Food and Drink 

What sits in the seats of desire?

The seat of desire, said Socrates in Philebus, which was written by Plato some 2,400 years ago, is this: "... he who is empty desires ... the opposite of what he experiences: for he is empty and desires to be full."

To paraphrase Socrates, if you'll forgive me doing so, is to say if someone is thirsty, we mean to say that that person is empty. So it's not drink he or she desires, but rather replenishment by drink, or a change of state.

With Valentine's Day just around the corner and desire the name of the game, just what is it that you and your loved ones might need to fill up on to change your state of being?

Besides a little lovey from your dovey, here are a few suggestions you just might find helpful for filling up any unwanted emptiness, whatever form it takes.

Still, don't underestimate the benefits of all those endorphins conjured up by the ultimate game-changer, the joy of sex. They've been described as a natural form of morphine and they might even save your life.

One medical study done in South Wales, and I'm quoting here from the Planned Parenthood Federation of America's White Paper on the Health Benefits of Sexual Expression , indicated that men aged 45-59 who have two or more orgasms a week had a 50 percent lower mortality risk than those who have orgasms less than once a week.

And what else might you fill an emptiness with on Valentine's Day?

Not to go too Mediterranean on you after our s-l-o-w food adventure last week, but the non-profit, Italy-based National Board for Preserving the Italian Healthy Eating Traditions has a wonderful website filled with all kinds of healthful ideas that make heart day a truly loving heart day, without sacrificing an iota of the great tastes we all desire. Check it out at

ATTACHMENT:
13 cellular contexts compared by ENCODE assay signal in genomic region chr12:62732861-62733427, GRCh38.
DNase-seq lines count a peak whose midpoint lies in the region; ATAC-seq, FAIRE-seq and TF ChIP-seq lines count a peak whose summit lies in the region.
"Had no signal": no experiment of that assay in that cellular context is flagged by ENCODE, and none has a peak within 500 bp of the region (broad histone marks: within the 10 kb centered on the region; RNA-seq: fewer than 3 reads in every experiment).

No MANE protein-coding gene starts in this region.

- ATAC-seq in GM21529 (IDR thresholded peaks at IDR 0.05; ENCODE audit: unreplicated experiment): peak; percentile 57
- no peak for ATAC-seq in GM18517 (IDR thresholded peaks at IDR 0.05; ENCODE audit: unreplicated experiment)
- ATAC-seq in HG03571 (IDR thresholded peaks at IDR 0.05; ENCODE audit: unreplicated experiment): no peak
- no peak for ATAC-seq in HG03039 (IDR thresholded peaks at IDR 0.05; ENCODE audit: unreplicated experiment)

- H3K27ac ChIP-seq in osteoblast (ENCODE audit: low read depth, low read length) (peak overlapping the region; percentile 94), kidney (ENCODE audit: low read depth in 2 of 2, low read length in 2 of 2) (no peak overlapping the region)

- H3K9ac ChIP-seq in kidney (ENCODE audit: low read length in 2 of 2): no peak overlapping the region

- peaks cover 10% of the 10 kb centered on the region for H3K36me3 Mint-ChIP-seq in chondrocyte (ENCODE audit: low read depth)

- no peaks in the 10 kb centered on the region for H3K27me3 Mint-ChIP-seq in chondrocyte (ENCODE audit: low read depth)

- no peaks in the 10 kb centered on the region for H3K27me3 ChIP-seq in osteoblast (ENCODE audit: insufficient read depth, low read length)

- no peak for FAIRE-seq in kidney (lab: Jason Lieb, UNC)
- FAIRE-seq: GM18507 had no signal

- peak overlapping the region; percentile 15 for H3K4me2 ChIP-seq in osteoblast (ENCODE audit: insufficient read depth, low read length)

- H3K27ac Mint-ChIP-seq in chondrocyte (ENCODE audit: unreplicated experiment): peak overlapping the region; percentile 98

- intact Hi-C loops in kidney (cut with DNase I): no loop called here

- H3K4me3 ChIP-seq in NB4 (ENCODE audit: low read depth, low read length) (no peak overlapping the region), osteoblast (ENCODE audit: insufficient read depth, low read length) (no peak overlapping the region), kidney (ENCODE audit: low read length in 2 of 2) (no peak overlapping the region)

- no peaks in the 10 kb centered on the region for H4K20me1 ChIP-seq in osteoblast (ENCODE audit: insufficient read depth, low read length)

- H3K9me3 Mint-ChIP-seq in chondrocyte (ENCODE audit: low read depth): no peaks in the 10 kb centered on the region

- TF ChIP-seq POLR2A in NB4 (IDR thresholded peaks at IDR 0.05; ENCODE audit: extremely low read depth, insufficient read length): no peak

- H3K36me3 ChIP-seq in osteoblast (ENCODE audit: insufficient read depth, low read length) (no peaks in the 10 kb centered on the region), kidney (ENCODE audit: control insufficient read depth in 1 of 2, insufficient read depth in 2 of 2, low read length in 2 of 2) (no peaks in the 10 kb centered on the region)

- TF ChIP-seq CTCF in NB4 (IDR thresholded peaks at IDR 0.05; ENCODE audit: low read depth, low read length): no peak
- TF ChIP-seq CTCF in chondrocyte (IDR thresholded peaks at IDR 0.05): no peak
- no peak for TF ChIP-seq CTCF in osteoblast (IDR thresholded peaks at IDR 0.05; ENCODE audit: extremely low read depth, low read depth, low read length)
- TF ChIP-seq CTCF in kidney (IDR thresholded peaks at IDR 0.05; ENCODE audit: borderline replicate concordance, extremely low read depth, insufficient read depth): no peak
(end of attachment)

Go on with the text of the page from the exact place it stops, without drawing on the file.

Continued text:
Tired of the old, although admittedly still good, tradition of a box of chocolates on Valentine's Day? (More in defense of chocolate later.) Make up your own Valentine's gift box of roasted but unsalted nuts.

More reports were out again last week on how sodium kicks the elasticity out of our arteries and flexible arteries that expand and contract nicely are something you definitely want in order to celebrate many more Valentine's Days. (Smoking, packing on weight and drinking more than three cups of coffee a day also make arteries stiffer, meaning they'll have a harder time expanding and contracting to keep all that nice red blood flowing smoothly through your body.)

Mix some yummy dried fruits in with the nuts, maybe something off the beaten path that echoes the Valentine's theme. Think red and white, reinterpreted.

Organic dried cherries, as deep a red and intense as your own true heart, are rich and sumptuous and stand above the ordinary, everyday-ness of most dried fruits, given they aren't exactly cheap and sometimes difficult to find. Easier to track down are organic dried cranberries, which are often B.C.-grown and usually don't have as many sweeteners added as traditional commercial products.